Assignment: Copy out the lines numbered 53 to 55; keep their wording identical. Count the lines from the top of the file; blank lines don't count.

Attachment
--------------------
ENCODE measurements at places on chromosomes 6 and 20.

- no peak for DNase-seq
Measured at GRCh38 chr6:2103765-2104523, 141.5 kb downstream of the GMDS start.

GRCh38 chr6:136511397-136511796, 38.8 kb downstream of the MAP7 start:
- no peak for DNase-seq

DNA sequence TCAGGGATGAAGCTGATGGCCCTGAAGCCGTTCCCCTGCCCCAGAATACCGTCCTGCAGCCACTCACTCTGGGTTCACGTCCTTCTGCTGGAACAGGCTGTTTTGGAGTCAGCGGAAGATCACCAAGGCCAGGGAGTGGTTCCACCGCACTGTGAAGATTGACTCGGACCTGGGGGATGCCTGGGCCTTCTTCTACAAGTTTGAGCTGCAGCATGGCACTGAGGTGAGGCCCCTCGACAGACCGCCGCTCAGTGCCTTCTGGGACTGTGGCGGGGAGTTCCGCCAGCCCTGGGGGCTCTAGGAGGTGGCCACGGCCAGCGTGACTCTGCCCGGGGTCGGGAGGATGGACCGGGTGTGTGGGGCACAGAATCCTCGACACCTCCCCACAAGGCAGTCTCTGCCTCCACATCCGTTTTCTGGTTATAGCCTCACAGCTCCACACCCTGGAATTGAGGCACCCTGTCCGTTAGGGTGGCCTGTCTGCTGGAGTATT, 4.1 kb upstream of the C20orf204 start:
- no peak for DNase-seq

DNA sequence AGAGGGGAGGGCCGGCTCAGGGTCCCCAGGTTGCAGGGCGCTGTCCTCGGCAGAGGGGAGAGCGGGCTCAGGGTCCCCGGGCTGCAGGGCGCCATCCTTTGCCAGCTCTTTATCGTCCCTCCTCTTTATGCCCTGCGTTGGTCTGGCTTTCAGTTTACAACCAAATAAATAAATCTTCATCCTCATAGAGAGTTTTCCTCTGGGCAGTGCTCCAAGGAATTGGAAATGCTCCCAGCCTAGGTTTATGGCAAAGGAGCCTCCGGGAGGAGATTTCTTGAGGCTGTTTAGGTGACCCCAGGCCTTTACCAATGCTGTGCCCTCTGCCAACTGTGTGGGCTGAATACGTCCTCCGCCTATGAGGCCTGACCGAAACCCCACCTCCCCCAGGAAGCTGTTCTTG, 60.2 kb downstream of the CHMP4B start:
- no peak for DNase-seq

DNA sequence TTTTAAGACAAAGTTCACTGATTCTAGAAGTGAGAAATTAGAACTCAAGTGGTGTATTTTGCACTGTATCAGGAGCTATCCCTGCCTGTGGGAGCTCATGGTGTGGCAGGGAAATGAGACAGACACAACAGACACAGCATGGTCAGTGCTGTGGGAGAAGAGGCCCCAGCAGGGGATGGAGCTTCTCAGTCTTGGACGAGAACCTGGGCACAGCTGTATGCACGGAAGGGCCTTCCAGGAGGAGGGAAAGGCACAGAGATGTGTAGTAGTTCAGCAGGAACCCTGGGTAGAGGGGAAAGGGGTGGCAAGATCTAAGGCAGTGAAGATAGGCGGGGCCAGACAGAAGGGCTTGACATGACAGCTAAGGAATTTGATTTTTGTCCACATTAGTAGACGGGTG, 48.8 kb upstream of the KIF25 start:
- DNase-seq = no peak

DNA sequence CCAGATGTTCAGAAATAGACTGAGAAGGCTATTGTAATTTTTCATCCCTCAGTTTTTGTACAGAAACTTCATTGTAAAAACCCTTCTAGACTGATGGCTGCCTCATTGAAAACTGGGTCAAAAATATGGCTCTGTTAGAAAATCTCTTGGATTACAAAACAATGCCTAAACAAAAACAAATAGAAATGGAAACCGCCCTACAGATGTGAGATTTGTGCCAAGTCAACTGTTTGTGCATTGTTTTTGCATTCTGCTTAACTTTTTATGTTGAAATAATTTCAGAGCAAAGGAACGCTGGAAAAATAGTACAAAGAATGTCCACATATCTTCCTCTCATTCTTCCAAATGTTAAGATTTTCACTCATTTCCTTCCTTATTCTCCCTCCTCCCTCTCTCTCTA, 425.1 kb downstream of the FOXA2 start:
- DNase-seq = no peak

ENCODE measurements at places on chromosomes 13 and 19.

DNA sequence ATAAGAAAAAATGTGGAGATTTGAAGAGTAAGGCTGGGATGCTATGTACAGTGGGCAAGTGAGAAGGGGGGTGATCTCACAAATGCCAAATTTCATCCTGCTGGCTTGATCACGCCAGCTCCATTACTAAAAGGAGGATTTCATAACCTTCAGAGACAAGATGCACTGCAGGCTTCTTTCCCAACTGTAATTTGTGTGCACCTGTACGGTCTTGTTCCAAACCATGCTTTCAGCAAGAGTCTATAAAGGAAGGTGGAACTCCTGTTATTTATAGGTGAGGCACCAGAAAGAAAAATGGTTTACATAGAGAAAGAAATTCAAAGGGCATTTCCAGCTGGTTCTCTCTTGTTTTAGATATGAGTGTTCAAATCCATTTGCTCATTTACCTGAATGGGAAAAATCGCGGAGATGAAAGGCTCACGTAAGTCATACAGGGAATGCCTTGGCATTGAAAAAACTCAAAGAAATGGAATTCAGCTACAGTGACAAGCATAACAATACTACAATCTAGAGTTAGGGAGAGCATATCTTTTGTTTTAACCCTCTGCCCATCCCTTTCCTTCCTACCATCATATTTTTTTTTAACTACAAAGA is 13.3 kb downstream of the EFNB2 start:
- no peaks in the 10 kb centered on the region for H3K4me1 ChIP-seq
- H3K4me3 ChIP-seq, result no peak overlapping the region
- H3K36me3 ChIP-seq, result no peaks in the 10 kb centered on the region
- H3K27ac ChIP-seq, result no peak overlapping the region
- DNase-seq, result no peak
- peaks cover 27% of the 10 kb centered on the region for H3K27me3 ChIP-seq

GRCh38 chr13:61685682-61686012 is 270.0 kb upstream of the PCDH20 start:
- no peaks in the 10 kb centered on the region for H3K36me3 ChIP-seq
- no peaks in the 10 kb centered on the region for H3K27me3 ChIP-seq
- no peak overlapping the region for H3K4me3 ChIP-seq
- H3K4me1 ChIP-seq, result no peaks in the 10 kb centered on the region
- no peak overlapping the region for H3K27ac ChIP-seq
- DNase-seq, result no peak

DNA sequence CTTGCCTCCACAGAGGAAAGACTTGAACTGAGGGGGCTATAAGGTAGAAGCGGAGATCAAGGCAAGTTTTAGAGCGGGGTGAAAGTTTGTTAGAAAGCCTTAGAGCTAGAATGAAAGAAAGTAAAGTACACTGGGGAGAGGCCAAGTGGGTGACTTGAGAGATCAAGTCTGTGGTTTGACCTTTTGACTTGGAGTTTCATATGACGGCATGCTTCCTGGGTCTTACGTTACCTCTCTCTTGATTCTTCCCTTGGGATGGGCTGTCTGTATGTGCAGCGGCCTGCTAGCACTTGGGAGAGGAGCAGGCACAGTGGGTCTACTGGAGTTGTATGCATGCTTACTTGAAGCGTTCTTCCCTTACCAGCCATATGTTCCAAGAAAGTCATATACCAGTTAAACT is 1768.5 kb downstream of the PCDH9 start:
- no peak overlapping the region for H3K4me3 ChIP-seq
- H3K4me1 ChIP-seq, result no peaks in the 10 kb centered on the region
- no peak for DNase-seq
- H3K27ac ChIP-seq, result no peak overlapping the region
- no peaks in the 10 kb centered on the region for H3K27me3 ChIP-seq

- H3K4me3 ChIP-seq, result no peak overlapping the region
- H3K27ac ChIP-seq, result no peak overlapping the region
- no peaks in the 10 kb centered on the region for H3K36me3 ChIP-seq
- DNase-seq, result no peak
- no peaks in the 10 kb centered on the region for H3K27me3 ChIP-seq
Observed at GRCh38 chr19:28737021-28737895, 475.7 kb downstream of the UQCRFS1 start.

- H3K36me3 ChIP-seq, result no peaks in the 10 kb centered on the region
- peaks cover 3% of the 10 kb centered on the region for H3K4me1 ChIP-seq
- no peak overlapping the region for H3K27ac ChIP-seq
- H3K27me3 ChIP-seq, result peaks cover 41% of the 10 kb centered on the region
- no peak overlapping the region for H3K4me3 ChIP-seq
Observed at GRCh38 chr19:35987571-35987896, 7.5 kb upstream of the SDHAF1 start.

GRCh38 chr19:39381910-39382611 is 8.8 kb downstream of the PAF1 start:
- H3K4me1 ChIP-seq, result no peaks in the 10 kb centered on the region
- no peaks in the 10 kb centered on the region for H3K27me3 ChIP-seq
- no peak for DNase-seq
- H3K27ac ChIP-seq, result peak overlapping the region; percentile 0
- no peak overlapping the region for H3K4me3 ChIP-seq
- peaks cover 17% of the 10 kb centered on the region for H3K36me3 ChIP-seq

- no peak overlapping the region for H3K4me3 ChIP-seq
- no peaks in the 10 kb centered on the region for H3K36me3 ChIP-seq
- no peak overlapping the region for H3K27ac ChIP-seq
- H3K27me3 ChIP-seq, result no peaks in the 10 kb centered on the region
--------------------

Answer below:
- peaks cover 17% of the 10 kb centered on the region for H3K36me3 ChIP-seq

- no peak overlapping the region for H3K4me3 ChIP-seq
- no peaks in the 10 kb centered on the region for H3K36me3 ChIP-seq